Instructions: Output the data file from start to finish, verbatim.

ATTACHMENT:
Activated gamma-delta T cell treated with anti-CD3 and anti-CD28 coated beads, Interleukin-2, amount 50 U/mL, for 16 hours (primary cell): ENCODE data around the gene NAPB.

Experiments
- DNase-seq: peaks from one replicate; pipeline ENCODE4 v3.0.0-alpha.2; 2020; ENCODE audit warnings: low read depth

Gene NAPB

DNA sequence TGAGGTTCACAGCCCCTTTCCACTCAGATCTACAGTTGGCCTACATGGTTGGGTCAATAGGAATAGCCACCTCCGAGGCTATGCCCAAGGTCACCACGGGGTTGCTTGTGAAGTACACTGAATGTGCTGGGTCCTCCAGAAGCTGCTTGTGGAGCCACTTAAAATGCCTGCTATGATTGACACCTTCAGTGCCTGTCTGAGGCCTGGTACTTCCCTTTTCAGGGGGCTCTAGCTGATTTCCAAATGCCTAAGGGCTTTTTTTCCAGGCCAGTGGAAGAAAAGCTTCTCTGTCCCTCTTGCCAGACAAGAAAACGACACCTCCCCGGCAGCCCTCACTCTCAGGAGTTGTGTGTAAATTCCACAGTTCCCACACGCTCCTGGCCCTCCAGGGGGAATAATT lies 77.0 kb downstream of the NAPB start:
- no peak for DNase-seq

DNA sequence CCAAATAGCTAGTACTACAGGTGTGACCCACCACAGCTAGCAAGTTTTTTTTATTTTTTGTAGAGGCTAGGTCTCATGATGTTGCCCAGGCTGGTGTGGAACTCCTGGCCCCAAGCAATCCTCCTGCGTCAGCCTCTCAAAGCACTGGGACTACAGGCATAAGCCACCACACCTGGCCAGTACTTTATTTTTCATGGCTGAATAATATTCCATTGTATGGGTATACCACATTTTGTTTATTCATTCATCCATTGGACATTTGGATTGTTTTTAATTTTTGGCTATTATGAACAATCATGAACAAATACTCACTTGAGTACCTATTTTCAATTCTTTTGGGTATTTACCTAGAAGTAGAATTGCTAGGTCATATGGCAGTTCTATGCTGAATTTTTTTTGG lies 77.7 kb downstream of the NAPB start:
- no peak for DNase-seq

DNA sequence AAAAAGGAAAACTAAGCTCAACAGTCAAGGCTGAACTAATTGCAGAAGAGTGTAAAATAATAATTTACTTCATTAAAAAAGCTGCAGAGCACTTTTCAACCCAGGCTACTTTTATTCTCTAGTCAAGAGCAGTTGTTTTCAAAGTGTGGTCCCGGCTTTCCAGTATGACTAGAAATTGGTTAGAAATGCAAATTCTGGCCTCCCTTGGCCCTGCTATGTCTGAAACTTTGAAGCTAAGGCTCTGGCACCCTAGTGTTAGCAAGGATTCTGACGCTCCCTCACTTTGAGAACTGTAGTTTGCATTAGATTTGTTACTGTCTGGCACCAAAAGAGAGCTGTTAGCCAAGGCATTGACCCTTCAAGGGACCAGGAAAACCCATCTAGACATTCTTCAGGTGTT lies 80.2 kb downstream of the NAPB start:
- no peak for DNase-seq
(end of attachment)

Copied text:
Activated gamma-delta T cell treated with anti-CD3 and anti-CD28 coated beads, Interleukin-2, amount 50 U/mL, for 16 hours (primary cell): ENCODE data around the gene NAPB.

Experiments
- DNase-seq: peaks from one replicate; pipeline ENCODE4 v3.0.0-alpha.2; 2020; ENCODE audit warnings: low read depth

Gene NAPB

DNA sequence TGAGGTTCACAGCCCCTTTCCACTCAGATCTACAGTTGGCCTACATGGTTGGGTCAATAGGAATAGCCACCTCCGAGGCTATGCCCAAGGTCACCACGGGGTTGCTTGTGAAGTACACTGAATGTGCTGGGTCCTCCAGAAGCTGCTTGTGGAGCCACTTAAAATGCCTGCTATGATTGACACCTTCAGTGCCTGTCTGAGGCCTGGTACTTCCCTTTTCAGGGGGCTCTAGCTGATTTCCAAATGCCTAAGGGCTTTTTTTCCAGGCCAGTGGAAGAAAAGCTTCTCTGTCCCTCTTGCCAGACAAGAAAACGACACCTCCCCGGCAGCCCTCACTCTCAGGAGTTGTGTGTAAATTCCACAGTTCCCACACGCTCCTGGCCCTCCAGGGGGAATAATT lies 77.0 kb downstream of the NAPB start:
- no peak for DNase-seq

DNA sequence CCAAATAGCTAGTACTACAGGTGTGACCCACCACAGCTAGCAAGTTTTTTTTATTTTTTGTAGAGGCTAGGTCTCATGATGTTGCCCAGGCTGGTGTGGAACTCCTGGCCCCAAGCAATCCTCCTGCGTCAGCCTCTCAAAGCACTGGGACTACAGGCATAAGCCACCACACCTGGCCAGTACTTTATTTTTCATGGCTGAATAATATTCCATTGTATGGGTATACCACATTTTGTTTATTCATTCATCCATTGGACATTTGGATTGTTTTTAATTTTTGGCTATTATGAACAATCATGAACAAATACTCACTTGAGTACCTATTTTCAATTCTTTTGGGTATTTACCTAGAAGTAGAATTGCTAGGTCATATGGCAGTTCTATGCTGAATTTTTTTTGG lies 77.7 kb downstream of the NAPB start:
- no peak for DNase-seq

DNA sequence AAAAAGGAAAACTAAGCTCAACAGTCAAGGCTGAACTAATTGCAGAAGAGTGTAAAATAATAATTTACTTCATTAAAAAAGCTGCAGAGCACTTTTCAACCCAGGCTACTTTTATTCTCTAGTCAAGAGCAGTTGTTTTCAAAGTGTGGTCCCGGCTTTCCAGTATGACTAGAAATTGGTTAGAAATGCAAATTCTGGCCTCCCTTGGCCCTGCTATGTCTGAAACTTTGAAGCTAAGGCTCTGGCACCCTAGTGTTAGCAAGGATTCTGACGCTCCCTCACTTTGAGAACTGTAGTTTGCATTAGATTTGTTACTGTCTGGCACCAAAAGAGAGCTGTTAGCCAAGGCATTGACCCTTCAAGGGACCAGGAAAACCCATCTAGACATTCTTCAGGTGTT lies 80.2 kb downstream of the NAPB start:
- no peak for DNase-seq